Swiss airframer Pilatus has quickly established itself as a trusted supplier to the Indian air force because of the smooth entry into service and performance of its PC-7 MkII basic trainer aircraft (BTA). As of last month, its in-service examples had exceeded 22,000 flying hours and accumulated well over 42,000 landings.

The last 15 PC-7 MkIIs currently under contract aircraft numbers 61 to 75 will be based at air force station Tambaram near the southern Indian city of Chennai. Tambaram will receive its first trainers in June 2015, where they will be used to train flight instructors – a task currently carried out on vintage Hindustan Aeronautics Kiran MkII jet trainers.

Indian PC-7 MkII - Atul Chandra

Atul Chandra

An accelerated delivery schedule has already seen Pilatus deliver 51 trainers under a contract signed with New Delhi in 2012. The remainder are due to be handed over by August next year. Meanwhile, an option clause in the original contract for as many as 38 additional aircraft on top of the original 75 will expire in May, and is likely to be allowed to lapse.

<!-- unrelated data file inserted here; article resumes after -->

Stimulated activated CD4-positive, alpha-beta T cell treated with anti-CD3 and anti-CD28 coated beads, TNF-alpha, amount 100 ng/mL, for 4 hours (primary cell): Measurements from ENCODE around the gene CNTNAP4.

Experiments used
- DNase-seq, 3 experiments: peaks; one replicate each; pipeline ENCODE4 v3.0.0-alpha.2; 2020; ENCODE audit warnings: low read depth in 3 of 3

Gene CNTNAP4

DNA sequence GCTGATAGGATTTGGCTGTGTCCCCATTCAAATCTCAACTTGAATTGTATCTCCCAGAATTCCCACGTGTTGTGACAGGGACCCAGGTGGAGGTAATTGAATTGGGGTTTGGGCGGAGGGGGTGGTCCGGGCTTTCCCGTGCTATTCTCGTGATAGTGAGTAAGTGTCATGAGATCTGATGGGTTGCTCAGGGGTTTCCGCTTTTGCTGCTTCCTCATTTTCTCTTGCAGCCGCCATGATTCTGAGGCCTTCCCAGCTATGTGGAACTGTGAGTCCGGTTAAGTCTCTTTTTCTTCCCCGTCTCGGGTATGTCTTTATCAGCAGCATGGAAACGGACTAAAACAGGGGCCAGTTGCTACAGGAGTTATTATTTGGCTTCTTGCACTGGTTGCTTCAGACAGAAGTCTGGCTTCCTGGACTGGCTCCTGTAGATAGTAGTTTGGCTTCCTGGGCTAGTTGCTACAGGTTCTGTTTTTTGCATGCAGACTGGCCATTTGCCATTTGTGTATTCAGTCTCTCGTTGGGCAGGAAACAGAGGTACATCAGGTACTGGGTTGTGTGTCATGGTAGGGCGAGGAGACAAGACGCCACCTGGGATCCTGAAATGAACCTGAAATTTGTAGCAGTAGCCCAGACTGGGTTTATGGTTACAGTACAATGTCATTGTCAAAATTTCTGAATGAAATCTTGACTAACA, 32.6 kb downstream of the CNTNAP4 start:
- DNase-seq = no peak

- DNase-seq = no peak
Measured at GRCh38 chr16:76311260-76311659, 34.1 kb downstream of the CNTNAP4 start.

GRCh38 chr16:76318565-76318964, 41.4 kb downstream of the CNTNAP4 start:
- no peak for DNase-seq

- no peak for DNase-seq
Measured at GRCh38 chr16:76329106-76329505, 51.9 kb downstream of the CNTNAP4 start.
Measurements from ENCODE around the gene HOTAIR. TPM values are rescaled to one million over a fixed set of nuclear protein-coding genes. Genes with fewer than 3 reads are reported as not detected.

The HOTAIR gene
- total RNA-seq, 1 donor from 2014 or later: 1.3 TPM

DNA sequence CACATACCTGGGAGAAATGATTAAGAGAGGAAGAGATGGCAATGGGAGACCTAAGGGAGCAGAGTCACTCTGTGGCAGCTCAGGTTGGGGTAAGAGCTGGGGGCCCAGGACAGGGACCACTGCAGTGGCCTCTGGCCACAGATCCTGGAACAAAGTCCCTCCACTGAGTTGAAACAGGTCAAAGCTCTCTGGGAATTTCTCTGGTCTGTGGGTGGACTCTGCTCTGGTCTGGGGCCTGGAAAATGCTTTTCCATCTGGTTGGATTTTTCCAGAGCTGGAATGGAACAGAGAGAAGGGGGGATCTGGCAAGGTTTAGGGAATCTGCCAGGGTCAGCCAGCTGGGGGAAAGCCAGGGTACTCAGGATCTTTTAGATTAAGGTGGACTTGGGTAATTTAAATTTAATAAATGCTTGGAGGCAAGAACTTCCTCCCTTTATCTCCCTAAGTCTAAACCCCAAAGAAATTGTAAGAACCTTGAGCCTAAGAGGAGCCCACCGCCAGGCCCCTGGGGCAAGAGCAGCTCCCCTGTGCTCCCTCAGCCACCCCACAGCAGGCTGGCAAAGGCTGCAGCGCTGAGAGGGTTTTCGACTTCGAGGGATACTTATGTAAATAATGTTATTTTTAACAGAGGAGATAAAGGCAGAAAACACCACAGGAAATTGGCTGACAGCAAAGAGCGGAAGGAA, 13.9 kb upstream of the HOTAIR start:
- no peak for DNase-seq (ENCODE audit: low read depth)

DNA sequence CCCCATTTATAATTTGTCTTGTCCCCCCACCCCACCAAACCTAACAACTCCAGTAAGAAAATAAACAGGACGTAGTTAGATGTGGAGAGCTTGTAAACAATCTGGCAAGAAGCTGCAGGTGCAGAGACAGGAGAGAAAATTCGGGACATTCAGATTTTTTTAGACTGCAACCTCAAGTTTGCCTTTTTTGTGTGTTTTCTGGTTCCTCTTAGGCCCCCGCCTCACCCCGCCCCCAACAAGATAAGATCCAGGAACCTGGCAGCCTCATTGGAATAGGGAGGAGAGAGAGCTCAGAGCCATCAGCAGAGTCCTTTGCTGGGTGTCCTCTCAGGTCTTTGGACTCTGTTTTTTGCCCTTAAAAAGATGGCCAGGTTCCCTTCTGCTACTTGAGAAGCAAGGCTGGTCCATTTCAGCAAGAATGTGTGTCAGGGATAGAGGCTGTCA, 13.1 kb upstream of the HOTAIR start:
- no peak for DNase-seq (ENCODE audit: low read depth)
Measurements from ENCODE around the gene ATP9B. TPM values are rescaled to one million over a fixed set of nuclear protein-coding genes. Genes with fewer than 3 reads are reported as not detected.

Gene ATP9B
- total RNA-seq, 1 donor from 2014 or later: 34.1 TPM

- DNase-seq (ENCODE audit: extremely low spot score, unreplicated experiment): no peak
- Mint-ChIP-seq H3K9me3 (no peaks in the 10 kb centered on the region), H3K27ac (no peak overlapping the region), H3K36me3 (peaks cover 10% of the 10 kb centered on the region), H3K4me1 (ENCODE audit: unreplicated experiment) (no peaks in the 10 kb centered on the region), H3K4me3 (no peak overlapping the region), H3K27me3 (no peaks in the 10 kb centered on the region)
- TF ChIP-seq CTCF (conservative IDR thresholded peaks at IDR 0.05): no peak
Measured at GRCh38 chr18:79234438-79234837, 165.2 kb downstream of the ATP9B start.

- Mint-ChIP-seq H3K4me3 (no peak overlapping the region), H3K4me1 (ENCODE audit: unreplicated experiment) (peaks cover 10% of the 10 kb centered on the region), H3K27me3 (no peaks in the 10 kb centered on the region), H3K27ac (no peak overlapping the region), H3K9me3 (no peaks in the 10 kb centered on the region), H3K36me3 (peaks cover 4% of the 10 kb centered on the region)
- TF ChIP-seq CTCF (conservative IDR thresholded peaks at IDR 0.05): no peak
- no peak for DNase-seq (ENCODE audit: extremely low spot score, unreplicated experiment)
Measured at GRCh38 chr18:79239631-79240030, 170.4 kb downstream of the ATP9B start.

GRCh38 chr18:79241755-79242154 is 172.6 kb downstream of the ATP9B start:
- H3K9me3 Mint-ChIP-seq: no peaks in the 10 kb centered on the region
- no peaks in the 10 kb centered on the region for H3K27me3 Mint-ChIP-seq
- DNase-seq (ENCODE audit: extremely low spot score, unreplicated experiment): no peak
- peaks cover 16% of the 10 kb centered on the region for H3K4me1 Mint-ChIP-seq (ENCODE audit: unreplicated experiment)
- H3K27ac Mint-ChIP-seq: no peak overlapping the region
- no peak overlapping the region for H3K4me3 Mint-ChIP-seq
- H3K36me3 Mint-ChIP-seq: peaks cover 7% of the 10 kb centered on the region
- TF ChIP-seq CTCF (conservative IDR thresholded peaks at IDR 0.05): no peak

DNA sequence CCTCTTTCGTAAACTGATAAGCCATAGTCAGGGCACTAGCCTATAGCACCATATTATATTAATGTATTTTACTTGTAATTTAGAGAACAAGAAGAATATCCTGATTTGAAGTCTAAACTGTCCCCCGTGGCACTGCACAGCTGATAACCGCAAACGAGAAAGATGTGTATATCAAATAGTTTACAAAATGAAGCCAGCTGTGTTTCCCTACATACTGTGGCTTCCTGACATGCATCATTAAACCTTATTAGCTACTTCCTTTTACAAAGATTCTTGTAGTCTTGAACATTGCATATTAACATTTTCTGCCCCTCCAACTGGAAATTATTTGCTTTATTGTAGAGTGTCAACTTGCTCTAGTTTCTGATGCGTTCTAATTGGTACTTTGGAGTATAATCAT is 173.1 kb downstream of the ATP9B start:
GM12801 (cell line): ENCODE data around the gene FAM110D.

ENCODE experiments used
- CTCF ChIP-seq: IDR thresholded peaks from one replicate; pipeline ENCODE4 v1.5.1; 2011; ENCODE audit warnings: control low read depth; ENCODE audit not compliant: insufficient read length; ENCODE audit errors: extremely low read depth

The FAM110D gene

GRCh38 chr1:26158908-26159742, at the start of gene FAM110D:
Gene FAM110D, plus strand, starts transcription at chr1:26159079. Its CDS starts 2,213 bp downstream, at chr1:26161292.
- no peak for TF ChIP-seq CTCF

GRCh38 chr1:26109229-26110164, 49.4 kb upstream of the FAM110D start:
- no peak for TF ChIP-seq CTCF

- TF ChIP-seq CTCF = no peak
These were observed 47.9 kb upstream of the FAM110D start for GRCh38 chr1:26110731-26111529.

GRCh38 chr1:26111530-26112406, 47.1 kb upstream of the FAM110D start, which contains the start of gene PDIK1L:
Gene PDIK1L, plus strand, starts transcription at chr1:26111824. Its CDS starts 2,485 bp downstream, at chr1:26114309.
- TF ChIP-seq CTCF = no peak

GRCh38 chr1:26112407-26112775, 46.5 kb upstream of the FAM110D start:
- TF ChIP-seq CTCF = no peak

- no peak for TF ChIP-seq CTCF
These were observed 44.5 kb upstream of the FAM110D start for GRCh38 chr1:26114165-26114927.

“We want to execute our existing contract on time and to the full satisfaction of the Indian air force,” says Jim Roche, vice-president of government aviation and deputy chief executive at Pilatus, speaking at the company's Stans site in Switzerland. “We hope that over the next few months there would be a final clear guidance as to what particular road the Indian air force is following to finalise its BTA requirements.”

In March, India’s defence ministry issued a request for information (RFI) for the procurement of an additional 106 PC-7 MkII trainers under its "Buy & Make (Indian)" procurement category.

“We have been contacted by quite a large range of Indian companies who have approached us with regard to being able to be the prime contractor should the decision be Buy and Make India, as in this situation Pilatus cannot be the prime, ” says Roche. “Pilatus will provide detailed training to the successful Indian prime contractor on site here at Stans for the manufacturing and airframe assembly element of the programme.”

One area that remains to be resolved is the conclusion of the maintenance transfer of technology contract with HAL. This will allow the Indian company to keep the PC-7 MkII's systems and components in line with the original equipment manufacturer's agreed maintenance policy, ranging from detailed repair and overhaul capability to the replacement of components.

Source: Flight International